World leaders met at the United Nations on Tuesday for the first day of debate at the 67th session of the U.N. General Assembly.
Here are five things we learned:
1. The Syrian conflict is at a stalemate, and the global community can't agree on how to stop the bloodshed.
U.N. Secretary-General Ban Ki-moon opened the day with a strong condemnation of the 18-month crisis in Syria, which has spiraled into a civil war. The situation grows worse by the day, he said, and is no longer limited to that country.
"It is a regional calamity with global ramifications. This is a serious and growing threat to international peace and security, which requires Security Council action," he said.
Ban's comments were no doubt directed at Russia and China, Security Council members that have repeatedly blocked draft resolutions that would take strong action against the embattled government of Syrian President Bashar al-Assad.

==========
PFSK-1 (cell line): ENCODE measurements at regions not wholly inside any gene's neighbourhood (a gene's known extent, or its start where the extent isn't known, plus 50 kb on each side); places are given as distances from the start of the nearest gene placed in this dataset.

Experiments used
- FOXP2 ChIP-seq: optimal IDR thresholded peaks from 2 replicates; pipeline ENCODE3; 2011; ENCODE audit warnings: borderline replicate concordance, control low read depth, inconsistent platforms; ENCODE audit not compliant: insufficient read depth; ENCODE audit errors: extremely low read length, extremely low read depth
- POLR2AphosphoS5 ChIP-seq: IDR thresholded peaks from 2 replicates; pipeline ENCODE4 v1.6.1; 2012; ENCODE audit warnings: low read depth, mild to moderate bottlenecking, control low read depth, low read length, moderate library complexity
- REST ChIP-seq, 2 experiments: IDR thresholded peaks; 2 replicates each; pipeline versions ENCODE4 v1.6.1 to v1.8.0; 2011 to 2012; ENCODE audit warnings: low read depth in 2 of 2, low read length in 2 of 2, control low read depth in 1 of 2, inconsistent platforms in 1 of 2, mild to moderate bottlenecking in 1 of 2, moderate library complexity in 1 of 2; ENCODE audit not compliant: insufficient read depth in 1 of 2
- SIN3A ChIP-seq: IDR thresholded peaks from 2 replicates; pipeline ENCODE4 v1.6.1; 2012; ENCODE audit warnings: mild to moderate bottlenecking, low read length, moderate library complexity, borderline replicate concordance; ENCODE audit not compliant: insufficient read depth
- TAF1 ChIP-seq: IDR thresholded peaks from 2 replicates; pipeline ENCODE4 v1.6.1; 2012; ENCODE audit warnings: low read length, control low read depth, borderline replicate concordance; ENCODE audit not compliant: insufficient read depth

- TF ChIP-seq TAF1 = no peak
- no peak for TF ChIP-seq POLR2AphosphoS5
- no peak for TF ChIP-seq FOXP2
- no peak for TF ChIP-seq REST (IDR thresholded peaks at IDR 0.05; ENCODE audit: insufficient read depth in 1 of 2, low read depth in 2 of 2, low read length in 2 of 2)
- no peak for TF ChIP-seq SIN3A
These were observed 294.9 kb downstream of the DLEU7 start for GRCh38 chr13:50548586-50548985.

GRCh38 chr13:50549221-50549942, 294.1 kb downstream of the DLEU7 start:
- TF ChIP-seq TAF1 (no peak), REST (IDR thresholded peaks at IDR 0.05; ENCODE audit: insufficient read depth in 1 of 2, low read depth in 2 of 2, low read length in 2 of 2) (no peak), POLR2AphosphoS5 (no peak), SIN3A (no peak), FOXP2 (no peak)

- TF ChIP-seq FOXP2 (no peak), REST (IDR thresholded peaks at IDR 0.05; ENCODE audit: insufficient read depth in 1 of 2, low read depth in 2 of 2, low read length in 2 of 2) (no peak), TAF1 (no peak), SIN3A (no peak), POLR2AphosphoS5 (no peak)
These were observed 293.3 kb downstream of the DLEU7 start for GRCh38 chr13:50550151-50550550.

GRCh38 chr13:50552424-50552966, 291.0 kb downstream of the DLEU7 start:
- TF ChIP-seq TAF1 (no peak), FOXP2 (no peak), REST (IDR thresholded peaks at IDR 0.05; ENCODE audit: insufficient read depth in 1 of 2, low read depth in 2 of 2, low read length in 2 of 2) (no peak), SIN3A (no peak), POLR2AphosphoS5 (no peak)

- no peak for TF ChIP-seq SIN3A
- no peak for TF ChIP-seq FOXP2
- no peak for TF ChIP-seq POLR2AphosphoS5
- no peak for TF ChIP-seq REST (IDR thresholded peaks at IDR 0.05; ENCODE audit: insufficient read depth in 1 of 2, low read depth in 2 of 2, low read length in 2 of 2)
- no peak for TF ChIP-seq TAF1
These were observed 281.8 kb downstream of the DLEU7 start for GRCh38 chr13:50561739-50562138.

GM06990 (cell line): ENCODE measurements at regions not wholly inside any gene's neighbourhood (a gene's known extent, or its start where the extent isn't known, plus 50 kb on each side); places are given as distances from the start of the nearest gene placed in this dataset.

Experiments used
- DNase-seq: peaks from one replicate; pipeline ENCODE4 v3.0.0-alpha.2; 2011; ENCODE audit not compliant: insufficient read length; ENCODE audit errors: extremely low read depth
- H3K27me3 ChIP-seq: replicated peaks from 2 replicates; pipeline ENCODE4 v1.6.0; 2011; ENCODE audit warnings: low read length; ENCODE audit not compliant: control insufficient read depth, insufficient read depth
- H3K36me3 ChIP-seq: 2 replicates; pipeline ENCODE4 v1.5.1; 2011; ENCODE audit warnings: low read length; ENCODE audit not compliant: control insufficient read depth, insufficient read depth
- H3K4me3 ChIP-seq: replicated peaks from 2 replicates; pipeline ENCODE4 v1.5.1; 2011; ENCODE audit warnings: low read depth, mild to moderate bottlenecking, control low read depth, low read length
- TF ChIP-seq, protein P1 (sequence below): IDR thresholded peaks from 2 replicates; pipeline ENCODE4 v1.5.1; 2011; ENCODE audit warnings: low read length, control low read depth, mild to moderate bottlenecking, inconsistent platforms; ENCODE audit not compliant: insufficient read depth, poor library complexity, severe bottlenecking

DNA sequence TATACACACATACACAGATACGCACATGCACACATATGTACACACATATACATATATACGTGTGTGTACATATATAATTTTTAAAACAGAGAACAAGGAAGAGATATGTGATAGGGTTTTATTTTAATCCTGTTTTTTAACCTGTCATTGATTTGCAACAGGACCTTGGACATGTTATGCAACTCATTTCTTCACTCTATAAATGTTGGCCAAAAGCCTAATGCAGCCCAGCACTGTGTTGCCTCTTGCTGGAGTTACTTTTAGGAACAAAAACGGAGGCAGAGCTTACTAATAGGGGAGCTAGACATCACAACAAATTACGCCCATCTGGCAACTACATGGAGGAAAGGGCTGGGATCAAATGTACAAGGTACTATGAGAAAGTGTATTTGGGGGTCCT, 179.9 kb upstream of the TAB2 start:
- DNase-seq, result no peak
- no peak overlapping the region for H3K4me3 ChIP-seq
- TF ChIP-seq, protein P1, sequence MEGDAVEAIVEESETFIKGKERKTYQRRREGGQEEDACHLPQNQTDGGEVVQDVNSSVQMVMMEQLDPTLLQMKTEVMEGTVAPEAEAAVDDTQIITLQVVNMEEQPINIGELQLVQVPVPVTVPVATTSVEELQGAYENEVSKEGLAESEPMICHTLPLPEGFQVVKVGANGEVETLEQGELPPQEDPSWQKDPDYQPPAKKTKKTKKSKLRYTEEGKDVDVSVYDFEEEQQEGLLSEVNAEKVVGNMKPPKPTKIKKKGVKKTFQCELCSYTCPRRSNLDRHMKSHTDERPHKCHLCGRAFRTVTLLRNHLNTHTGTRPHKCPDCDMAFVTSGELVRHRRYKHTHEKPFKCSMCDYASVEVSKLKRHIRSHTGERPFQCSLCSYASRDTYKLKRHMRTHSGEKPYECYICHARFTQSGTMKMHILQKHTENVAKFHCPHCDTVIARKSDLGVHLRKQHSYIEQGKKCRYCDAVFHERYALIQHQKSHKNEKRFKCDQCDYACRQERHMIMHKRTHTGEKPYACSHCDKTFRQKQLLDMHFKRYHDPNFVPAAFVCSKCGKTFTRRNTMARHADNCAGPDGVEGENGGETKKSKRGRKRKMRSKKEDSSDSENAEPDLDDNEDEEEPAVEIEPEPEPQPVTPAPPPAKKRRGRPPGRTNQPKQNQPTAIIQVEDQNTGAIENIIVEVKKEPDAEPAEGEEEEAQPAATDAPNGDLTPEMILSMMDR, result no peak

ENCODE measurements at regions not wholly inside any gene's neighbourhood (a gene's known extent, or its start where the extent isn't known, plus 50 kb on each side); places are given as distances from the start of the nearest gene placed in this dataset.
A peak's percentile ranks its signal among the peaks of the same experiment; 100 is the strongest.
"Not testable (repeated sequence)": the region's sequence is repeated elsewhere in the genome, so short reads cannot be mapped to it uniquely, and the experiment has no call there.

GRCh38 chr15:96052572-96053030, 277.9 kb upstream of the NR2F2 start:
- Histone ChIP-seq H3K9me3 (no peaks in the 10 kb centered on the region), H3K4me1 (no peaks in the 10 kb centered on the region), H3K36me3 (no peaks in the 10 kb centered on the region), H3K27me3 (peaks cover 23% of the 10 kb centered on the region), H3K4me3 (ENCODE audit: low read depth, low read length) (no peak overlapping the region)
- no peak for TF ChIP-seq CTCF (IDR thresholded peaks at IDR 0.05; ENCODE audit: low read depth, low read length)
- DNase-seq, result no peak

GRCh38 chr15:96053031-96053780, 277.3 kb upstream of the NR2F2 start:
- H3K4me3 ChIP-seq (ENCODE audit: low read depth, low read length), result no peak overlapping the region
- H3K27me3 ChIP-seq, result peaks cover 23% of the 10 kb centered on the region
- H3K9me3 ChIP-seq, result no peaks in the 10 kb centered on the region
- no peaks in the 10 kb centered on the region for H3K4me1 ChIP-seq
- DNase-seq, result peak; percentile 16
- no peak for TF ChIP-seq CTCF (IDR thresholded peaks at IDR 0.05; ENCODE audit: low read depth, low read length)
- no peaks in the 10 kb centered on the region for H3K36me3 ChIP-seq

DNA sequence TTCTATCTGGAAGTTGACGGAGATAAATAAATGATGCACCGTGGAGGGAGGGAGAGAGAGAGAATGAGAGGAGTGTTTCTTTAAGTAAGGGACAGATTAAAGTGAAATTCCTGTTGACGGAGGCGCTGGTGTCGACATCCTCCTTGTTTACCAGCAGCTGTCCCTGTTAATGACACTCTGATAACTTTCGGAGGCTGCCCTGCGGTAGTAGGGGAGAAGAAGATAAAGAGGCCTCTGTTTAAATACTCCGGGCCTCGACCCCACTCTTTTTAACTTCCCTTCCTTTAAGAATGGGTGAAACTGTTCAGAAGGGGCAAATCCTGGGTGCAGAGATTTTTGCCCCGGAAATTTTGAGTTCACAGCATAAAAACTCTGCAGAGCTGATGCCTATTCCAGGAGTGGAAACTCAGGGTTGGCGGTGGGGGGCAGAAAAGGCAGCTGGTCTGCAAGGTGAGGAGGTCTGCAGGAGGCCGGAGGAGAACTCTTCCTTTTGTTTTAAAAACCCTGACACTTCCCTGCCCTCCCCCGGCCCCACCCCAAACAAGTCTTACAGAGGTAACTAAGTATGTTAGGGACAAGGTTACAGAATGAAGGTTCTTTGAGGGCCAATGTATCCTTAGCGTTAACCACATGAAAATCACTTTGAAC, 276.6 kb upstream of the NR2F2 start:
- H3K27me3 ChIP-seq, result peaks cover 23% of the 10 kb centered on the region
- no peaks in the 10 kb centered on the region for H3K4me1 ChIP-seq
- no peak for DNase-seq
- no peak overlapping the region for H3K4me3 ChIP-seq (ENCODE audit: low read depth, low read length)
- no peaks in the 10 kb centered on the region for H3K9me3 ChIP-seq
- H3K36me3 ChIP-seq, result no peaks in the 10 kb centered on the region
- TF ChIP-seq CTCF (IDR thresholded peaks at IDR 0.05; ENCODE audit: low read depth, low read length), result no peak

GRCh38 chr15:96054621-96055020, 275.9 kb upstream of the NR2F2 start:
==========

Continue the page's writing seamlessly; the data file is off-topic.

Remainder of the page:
French President Francois Hollande described the situation in Syria as urgent, adding that France -- also a Security Council member -- would recognize a new government as soon as it was officially formed.
Earlier, international peace envoy Lakhdar Brahimi said the conflict was at a stalemate. "There is no prospect for today or tomorrow to move forward."
Brahimi added that he has plans to meet with Russian and Chinese leaders in an effort to forge a lasting solution, and that there were indications the country's anti-government resistance is growing more unified.
2. Time may be running out for a two-state solution to the Palestinian-Israeli conflict.